7 Student Loan Myths You Might Want To Ignore

by Hank Coleman

Student loan debt mythsWhen it comes to your student loans, you need to make sure that you are completely informed about them. There are tons of student loan myths that circulate, and you have to be sure that you don’t buy into them.

If you start to believe all of these student loan myths, then you may find yourself in a pickle when it comes time to repay your loans. Below are some of the common myths that you need to ignore when you start to consider student loans.

7 Student Loan Myths You Might Want To Ignore

  1. You Can Have Your Loans Discharged in Bankruptcy Court

If you are having trouble paying back your student loans, it is important NOT to assume that your loans can simply be discharged in bankruptcy. Whether your parents, a friend, or a sketchy website told you that this is possible, it is highly unlikely. In fact, you have to pass what is called the Brunner test first and it is not always guaranteed that your student loans will be discharged. If you borrowed the money, you should expect to pay it back.

  1. You Cannot Pay Your Student Loans in School

This is not entirely correct. You can wait until you graduate to pay off your federal student loans, but you are able to make the interest payments while you are in school. If you took out a private student loan, you may have to pay the loan back while you are attending school depending on the lender.

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  1. Student Loans Don’t Affect Your Credit Score

Student loans do have a considerable affect your credit score. While the student loan itself does not weigh as heavily when other companies are looking at your credit score, you can damage your rating if you stop paying your loans. If you make late payments or allow your loans to go into default, your credit score will definitely reflect it.

  1. Your Student Loans Will Cover Everything

Wrong. Depending on the cost of attendance at your college, your student loans may not cover the entire cost of tuition and books. In fact, some students have to pay some of their tuition out of pocket or they may need to take out additional loans to cover the cost of their schooling. You should always evaluate how much money you need BEFORE you start taking out loans.

  1. You Can Pay Your Student Loans with a Credit Card

Yes and no. The vast majority of lenders only accept electronic payments via ACH. While it might be possible, this article suggests that most lenders will be unwilling to accept a payment via a credit card, as it will cost them more money. The lender would be highly unlikely to accept a credit card payment unless you are seriously behind in the repayment of your debt.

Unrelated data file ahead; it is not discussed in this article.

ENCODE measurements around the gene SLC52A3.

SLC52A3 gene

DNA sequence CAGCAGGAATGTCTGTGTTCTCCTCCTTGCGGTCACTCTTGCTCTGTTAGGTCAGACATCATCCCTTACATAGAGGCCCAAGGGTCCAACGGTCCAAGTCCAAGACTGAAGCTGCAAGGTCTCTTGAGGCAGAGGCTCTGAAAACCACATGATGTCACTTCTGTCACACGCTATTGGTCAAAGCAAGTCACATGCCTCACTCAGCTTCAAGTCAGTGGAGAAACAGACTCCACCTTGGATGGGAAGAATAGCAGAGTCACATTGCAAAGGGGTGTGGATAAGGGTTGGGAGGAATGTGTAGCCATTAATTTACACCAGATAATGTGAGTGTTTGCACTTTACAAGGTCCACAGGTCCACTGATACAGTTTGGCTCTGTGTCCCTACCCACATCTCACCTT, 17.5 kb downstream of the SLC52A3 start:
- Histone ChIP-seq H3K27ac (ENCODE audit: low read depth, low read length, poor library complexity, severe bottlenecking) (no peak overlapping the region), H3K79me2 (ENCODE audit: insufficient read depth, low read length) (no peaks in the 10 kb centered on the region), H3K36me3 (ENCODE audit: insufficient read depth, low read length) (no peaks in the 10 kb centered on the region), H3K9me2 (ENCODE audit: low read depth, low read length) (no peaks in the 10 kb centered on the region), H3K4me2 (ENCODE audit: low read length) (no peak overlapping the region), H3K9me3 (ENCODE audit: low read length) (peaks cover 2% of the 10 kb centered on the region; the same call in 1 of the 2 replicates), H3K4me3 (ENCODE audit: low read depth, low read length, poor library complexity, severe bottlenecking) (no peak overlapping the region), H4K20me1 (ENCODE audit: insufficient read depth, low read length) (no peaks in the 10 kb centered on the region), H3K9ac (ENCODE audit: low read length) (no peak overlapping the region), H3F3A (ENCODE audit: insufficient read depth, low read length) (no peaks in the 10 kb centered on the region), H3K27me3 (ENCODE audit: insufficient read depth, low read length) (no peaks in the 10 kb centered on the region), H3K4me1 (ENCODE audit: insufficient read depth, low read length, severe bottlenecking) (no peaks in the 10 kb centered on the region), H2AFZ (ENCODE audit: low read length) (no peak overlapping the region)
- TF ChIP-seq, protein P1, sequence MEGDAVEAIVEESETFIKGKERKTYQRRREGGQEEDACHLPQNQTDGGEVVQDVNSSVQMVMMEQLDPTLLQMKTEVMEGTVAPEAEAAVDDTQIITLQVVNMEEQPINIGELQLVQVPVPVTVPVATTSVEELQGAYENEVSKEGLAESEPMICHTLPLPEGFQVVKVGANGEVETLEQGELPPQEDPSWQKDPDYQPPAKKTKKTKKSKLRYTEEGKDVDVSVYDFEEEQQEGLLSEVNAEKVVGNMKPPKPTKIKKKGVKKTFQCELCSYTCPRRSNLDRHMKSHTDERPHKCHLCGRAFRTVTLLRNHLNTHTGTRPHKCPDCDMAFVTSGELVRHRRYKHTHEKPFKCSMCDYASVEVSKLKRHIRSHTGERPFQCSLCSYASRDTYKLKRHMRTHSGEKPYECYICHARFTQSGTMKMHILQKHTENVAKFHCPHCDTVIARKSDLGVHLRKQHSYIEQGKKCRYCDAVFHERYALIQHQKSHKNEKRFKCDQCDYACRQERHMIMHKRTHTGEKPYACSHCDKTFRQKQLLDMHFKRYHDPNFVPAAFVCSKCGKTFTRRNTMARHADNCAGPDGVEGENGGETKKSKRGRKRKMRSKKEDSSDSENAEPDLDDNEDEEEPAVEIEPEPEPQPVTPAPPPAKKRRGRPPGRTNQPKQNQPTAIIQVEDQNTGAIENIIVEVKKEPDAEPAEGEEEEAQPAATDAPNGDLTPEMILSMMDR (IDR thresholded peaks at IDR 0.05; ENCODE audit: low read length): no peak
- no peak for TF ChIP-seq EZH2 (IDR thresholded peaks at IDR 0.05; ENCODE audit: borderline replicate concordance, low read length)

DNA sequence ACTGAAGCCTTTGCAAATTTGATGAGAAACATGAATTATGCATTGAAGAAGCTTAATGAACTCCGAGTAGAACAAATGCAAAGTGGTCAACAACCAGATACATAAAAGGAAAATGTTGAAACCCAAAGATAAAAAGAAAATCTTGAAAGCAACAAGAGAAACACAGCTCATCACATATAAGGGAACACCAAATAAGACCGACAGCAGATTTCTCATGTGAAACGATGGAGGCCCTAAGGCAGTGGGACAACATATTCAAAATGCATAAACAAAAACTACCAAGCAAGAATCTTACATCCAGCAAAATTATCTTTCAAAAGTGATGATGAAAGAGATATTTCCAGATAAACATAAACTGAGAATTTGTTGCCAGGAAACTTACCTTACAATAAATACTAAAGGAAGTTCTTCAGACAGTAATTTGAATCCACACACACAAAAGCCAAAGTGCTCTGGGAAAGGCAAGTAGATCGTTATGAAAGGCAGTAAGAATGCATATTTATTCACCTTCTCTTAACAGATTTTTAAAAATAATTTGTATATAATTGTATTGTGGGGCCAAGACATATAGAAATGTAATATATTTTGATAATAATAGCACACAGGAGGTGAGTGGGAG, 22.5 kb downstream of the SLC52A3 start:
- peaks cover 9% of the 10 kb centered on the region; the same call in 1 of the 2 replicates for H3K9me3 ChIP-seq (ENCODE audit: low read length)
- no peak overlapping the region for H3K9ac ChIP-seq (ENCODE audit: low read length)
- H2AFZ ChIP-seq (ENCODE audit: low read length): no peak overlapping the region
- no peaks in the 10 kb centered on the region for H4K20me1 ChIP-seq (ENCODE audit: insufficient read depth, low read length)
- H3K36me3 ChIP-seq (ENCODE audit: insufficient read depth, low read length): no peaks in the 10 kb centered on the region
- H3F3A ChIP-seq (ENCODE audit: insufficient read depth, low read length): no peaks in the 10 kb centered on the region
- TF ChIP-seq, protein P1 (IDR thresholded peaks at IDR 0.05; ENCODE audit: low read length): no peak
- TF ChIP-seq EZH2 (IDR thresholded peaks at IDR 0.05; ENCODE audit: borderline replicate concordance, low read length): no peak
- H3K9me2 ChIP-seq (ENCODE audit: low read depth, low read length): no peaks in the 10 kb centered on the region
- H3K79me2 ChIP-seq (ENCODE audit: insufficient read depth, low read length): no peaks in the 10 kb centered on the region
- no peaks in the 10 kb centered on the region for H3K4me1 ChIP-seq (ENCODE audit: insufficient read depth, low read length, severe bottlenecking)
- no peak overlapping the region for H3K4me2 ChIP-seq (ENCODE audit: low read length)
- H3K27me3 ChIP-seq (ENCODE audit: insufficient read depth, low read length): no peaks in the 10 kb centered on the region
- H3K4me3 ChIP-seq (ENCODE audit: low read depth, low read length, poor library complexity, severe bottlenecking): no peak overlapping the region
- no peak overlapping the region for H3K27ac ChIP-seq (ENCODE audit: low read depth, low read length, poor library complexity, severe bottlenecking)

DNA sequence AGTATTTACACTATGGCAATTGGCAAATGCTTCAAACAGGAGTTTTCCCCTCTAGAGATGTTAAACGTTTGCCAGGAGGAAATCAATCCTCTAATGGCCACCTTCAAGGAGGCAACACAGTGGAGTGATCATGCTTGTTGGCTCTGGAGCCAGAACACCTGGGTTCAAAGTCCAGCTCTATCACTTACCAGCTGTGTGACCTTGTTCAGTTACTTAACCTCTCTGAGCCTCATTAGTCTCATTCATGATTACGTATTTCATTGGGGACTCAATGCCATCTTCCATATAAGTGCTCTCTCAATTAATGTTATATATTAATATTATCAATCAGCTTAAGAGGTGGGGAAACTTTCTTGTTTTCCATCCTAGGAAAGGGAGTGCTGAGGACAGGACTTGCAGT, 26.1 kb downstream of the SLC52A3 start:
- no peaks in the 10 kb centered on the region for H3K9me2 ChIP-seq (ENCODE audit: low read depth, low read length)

1. It’s Impossible to Pay Off Student Loans

Many people think that it is impossible to pay off their student loans once they have received them, but it is not impossible. In fact, with a little hard work and dedication, you can pay them off.

First, you will need to have a budget in place and you will need to be dedicated to send any additional money you earn to your loan’s balance. The typical repayment period is 10 years, but it can be more or less depending on whether or not you change your repayment plan, and how hard you work towards it.

  1. Private Loans Are the Best Way to Go

Some people believe that private loans are the only way to go, but before you simply settle on them, it is important to explore all of your options including federal loans. Often, federal loans are a better choice for students because you receive additional benefits that you would not receive with private loans.

For example, with federal student loans, you have a grace period of six months from the time you graduate or stop going to school until you have to begin repayment; whereas with many private student loans, you often have to make payments toward the loan while you are still in school.

You should weigh the pros and cons of both federal and private loans BEFORE you choose to just go through with one or the other.

Final Thoughts

Student loans are a great option when you cannot afford to pay for all of your schooling. Federal and private loans are available to students, but you may find that one option is better. The above myths are just that—myths—and you should consider them carefully before you believe them.

If you are interested in obtaining student loans for your schooling, contact your financial aid counselor to discuss your options.

About Hank Coleman

Hank Coleman is the founder of Money Q&A, an Iraq combat veteran, a Dr. Pepper addict, and a self-proclaimed investing junkie. He has written extensively for many nationally known financial websites and publications. Hank holds a Master’s Degree in Finance and a graduate certificate in personal financial planning. Email him directly at Hank[at]MoneyQandA.com.


Hank Coleman has written 570 articles on Money Q&A. Learn more about Money Q&A on Twitter @MoneyQandA and @HankColeman.


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